The animated series TRON: Uprising, debuting with a special preview on the Disney Channel on May 18th before premiering on Disney XD on June 7th, takes place after the 1982 feature film and before the events in TRON: Legacy. Produced in CG animation with a 2D aesthetic, the series follows the heroic journey of a new character named Beck (voiced by Elijah Wood), a young program who becomes the unlikely leader of a revolution inside the computer world of The Grid. You can watch the first episode here.
At the press day for this highly anticipated new show, actress Emmanuelle Chriqui, who voices Paige, General Tesler’s (voiced by Lance Henriksen) confident and polished field commander, talked about how blown away she was by the look of the entire series, having been familiar with the original TRON film, what attracted her to the role, how Paige is much more than just a villain, the process of building the character’s persona, and what she enjoys about voice-over work. She also talked about how she’d love to do a live-action action movie, what she looks for in a role, playing a recurring character on the CBS drama series The Mentalist, and the current status of the Entourage movie. Check out what she had to say after the jump:
Question: What did you think when you saw your animated character?
EMMANUELLE CHRIQUI: I was blown away by the entire series, to be honest with you. The whole animation is so unique and edgy and cool-looking. Paige is amazing! She’s so hot! She really is. She’s cool, with this short hair and really long legs. I wish I could relate to that. I love how she looks. It’s really cool.
Did you get to record to any of the animation?
CHRIQUI: Initially, not at all, actually. We just record without anything, and then they animate to the voices, and then we do ADR and match that.
What attracted you to this project?
CHRIQUI: It’s funny because the voice-over world is definitely another career. It’s another outlet to be creative. But, I’m just not invested, in the way that I am with film and television. If I go to an audition, I’m like, “Did you hear yet? What did they say?” With voice-over, it’s just far more relaxed, which is really, really nice. This was the first time that I auditioned for something like this, where I was like, “Did you hear yet?” I really, really wanted this because the material was that good. When I read the role of Paige, I couldn’t believe it was animation. It reads like live-action. The fact that it’s a cartoon, I just find that astounding, really. With the dialogue, the stories, the complexity and the characters, you wish that you could do that.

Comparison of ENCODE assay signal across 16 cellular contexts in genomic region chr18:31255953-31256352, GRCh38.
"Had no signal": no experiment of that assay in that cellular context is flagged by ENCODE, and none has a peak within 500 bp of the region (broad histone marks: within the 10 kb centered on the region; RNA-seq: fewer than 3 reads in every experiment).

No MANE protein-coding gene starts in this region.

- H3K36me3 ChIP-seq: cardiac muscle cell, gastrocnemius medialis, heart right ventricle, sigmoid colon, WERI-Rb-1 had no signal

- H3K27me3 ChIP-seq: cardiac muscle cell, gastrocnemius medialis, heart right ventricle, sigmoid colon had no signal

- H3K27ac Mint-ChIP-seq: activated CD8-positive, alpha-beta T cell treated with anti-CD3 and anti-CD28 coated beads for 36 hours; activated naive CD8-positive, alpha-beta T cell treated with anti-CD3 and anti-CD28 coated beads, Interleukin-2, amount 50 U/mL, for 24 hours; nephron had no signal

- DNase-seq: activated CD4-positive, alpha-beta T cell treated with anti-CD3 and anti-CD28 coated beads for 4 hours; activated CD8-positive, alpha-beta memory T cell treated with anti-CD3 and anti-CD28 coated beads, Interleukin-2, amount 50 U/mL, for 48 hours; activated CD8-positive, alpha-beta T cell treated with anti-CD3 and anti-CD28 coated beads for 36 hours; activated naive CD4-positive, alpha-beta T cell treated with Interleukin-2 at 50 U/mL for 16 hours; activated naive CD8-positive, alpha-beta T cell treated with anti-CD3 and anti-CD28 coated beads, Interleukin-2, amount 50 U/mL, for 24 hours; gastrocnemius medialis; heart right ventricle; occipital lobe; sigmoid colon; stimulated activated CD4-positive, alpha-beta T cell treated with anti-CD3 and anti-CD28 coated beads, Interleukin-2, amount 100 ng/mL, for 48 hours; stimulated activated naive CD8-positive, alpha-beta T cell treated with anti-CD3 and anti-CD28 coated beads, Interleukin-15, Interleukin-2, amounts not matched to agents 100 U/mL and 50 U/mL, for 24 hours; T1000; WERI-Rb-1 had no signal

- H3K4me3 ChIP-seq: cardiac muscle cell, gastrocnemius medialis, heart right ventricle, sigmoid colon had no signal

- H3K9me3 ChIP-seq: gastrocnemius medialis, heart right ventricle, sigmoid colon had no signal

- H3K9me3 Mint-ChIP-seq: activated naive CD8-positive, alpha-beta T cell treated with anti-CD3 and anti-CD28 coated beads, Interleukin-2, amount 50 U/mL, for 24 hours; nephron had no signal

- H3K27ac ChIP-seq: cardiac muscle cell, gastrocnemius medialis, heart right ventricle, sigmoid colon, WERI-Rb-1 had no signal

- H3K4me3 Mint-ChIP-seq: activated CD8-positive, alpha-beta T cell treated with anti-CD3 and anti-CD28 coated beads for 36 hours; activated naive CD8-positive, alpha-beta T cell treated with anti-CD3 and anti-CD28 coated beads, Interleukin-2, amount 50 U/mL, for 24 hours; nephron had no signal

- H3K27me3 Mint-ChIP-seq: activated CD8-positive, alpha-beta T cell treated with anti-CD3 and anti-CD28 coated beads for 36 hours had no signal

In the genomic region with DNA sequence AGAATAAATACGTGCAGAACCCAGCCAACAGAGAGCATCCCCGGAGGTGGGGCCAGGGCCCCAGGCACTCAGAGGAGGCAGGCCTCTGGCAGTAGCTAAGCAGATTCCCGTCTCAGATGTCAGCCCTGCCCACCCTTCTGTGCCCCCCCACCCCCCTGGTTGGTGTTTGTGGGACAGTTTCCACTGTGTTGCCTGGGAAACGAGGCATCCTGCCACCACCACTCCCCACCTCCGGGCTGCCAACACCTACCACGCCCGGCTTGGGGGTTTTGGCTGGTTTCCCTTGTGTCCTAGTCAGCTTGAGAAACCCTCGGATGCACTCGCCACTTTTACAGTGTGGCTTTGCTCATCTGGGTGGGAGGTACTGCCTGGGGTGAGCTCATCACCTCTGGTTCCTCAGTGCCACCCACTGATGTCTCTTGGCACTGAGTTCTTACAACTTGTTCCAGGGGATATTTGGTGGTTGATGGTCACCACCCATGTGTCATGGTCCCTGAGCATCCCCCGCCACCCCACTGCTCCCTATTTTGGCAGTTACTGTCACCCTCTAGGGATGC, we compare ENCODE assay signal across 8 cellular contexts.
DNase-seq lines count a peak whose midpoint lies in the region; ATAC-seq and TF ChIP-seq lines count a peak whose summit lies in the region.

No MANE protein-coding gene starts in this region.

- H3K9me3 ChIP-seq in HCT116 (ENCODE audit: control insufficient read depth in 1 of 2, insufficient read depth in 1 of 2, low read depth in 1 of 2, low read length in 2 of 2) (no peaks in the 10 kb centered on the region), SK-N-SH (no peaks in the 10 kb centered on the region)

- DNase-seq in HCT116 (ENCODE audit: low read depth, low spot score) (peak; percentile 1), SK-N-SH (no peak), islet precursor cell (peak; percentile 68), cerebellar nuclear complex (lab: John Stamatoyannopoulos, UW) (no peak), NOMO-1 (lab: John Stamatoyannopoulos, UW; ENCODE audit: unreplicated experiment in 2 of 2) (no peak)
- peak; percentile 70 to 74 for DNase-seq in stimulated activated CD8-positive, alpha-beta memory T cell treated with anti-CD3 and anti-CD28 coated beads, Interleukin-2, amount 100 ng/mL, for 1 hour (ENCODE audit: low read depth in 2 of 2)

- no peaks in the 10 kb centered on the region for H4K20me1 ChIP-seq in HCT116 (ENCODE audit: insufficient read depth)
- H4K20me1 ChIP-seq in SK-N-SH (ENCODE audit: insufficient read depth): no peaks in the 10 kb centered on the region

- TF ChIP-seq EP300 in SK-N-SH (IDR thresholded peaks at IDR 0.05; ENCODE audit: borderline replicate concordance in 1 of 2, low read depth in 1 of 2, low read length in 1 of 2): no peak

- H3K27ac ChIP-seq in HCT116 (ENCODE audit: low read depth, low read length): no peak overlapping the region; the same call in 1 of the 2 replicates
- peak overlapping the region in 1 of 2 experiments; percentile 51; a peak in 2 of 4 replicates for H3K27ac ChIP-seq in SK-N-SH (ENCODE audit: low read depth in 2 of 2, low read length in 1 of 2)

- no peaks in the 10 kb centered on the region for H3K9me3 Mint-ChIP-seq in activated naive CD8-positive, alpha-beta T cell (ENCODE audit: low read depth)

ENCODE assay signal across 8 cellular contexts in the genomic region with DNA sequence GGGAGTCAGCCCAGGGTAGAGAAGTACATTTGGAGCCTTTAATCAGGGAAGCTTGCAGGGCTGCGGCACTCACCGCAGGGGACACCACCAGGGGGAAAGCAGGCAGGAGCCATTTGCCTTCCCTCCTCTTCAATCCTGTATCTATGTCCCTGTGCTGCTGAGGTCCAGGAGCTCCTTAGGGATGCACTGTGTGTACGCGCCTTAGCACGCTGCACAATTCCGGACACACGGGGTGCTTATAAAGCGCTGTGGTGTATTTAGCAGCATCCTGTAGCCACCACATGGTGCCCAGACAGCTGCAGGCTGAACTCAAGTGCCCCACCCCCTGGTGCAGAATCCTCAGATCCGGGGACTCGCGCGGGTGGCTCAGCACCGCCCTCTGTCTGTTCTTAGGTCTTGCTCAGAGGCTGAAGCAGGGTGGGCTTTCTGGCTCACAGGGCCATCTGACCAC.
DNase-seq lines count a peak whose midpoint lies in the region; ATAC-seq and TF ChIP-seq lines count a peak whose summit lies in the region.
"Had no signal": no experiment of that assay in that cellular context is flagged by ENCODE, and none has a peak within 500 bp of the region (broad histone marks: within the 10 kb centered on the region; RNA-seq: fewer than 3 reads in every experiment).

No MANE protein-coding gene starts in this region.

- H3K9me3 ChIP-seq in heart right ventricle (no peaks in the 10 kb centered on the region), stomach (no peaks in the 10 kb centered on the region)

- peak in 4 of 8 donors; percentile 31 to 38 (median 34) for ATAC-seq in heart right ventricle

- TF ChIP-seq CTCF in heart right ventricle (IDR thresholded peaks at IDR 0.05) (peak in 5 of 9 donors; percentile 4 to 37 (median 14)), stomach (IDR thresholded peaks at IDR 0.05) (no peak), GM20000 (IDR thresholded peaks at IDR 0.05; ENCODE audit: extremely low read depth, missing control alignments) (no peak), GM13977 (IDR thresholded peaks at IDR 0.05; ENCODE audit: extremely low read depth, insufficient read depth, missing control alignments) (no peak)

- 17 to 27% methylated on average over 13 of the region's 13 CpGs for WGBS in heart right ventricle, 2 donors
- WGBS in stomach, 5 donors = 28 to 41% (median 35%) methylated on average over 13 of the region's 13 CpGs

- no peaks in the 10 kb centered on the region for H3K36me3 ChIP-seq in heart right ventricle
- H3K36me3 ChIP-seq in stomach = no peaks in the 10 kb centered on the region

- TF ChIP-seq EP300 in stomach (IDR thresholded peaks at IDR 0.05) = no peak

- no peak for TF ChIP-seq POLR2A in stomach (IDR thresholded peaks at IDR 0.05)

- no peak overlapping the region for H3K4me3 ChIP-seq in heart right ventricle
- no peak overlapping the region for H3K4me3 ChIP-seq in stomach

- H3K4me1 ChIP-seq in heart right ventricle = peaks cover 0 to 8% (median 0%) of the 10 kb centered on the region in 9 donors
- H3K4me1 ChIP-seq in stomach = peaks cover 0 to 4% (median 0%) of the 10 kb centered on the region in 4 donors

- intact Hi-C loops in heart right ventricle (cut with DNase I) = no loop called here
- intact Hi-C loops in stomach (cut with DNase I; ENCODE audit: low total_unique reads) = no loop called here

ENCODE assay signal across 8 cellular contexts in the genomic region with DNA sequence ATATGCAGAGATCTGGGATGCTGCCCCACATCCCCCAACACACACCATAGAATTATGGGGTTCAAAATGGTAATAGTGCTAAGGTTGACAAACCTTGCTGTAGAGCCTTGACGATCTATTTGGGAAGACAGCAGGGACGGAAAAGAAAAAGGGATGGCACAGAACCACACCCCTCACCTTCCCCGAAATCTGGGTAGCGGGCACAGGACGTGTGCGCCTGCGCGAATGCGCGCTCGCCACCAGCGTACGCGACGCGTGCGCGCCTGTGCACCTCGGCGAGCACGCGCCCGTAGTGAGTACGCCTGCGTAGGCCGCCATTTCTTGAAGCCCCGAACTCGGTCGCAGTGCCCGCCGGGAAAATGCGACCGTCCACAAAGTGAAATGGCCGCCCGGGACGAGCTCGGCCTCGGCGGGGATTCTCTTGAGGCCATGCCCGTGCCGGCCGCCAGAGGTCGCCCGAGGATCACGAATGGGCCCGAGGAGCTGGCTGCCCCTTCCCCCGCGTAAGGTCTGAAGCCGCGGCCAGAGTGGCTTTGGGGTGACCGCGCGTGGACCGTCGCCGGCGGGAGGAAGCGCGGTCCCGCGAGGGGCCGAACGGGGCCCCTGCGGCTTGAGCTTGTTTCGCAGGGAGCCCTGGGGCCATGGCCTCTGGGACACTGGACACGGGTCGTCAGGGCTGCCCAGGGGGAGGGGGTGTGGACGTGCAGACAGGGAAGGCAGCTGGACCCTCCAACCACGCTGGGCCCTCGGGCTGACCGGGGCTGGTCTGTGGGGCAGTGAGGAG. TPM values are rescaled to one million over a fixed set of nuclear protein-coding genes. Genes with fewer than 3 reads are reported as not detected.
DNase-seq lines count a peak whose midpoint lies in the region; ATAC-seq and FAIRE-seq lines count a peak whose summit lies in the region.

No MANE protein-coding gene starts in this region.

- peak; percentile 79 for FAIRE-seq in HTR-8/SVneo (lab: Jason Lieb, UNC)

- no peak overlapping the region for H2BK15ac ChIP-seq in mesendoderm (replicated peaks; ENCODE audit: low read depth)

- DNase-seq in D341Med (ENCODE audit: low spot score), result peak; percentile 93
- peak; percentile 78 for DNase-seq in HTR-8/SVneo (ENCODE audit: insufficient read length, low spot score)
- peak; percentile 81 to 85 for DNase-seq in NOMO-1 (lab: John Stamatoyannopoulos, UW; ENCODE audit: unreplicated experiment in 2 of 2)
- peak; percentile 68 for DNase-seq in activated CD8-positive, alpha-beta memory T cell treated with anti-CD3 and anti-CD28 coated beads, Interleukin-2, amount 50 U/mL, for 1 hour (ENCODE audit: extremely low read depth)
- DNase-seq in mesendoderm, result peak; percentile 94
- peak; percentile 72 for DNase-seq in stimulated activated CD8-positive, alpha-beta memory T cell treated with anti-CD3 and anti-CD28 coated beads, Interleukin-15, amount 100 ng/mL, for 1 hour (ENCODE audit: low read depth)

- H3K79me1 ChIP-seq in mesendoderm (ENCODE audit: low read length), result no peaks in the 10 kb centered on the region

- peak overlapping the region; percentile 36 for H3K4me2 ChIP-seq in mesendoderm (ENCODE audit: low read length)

Were you familiar with TRON, before this project?
CHRIQUI: Yes, I was familiar with the original film.
How would you describe Paige?
CHRIQUI: Well, Paige is such an interesting character because she goes under the villain category, though I don’t play her as a villain. She works for the bad guys, but I think it’s because she’s misguided. She’s very smart, she’s very driven, and she also does everything with a lot of conviction, which are all really admirable qualities. It’s just unfortunate that she works for the bad guys. Later, we learn other aspects of her, so that we understand why she is in this situation. It’s very interesting because, though she’s a villain, she’s not really.
Did you know her backstory while you were playing her, or have you learned about her during the process?
CHRIQUI: As we’ve been recording, I keep discovering stuff. Charlie [Bean] is awesome. He’s such a great director to work with. We just have such a good rapport together. He’ll fill me in, as we go. He’ll say, “This is where she’s coming from, and this is what just happened.” When we’re not all recording together, and I’m by myself in the booth, I just have my pages with me, so he’s really good at filling in the blanks. He’s heard everybody else, so he knows exactly what he needs. It’s a very organic process, I would say.